PNS Daily News - December 11, 2019 

U.S. House to vote on two articles of impeachment; $1.4 trillion in planned oil & gas development said to put the world in "bright red level" of climate crisis; anti-protest legislation moves forward in Ohio; "forest farming" moves forward in Appalachia; and someone's putting cowboy hats on pigeons in Nevada.

2020Talks - December 11, 2019 

18 years ago today, China joined the WTO. Now, China's in a trade war with the U.S. Also, House Democrats and the Trump administration made a deal to move forward with the U.S.-Mexico-Canada Trade Agreement.

Support for State Food Shelves on the Front Burner

April 9, 2007

Legislation designed to meet the growing use of food shelves in Minnesota is heading for a vote at the state legislature. Its author is Rep. John Benson.

"I discovered shortly after coming to the legislature, that they had not been providing any support for food shelves, in spite of the fact that the increase in the use of food shelves has gone up nearly 90 percent in the last four or five years."

Benson's proposal, part of a larger spending bill, increases state support for Minnesota’s over 300 food shelves by 45 percent. He notes that the shelves are a critical resource for thousands of working Minnesota families, ensuring good nutrition for children, seniors and other vulnerable people. There are several reasons why food shelf use is increasing.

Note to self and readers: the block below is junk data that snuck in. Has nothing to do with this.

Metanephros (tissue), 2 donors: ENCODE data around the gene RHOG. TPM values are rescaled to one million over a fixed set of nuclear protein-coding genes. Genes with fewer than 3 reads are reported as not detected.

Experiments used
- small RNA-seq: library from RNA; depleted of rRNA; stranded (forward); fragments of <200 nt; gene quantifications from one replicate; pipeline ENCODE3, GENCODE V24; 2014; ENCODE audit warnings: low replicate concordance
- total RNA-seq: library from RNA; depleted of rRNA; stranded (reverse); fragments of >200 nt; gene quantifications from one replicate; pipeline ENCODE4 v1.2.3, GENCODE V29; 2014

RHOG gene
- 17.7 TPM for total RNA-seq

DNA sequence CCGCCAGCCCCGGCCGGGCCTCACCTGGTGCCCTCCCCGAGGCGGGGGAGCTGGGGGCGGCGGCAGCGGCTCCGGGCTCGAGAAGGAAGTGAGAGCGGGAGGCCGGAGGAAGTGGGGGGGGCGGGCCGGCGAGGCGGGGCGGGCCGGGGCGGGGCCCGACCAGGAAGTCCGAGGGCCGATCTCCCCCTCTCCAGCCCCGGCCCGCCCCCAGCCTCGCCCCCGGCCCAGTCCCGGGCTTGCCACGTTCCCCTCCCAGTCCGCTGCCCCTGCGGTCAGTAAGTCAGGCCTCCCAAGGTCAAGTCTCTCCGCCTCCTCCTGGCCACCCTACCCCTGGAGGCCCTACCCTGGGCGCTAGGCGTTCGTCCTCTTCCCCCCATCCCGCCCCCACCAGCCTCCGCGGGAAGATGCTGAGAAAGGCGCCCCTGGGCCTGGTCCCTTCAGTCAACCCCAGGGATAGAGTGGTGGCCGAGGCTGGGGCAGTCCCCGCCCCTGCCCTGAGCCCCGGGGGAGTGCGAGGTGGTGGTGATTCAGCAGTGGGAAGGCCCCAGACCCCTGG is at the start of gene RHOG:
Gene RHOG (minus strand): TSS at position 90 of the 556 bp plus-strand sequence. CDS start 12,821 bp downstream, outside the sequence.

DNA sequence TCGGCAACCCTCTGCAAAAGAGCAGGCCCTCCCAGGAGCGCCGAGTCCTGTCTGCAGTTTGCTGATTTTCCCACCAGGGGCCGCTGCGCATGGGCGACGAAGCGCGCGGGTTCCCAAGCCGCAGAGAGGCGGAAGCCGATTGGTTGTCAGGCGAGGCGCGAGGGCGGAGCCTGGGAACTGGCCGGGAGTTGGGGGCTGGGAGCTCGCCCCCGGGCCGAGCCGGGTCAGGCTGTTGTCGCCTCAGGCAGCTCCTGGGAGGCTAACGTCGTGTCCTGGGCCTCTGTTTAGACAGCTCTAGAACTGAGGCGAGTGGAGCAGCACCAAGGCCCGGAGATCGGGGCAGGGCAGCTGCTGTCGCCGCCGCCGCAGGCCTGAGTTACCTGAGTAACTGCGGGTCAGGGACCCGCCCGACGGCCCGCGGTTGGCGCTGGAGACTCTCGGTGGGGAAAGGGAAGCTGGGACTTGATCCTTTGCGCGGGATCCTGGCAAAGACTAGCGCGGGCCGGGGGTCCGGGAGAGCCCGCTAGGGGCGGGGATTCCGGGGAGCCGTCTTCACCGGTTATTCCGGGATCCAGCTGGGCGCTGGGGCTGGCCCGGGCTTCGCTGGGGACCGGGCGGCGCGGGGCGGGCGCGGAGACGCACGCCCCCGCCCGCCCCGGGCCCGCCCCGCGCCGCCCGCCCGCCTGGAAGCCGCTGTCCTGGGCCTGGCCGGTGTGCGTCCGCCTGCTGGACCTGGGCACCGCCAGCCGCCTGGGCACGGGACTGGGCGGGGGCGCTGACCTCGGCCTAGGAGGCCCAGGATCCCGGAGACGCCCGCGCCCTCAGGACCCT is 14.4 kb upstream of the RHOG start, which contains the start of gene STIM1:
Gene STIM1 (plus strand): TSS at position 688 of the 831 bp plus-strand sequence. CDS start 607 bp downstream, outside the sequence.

"A very large percentage of the population really hasn’t seen an increase of buying power now for twenty years or more. And, I suspect that, it’s finally hitting a point where it’s really starting to cut into people’s disposable income. Things like increased cost of housing, which has really gone up dramatically. And, transportation costs and all the rest."

Benson points out that food shelf funding hasn’t increased since 1995. And, he says the investment would make the state eligible for matching federal funds.

Jill Hiebert with Hunger Solutions Minnesota says support for state food shelves makes sense because hunger in Minnesota affects everyone.

"People who are hungry are living all around us. We may not even be aware of it, especially when it comes to families and children who are coming to school who are hungry. And maybe they are not eating before they get there, and then they’re just not learning. Sometimes there may be some behavioral problems or social problems. It’s just better for everyone if we’re all well-nourished."

She adds that making sure everyone has enough to eat also reduces future health and financial problems, and over half the people who rely on the state’s over 300 food shelves are working adults with kids.

The bill is HF-1233.

Jim Wishner/Chris Thomas, Public News Service - MN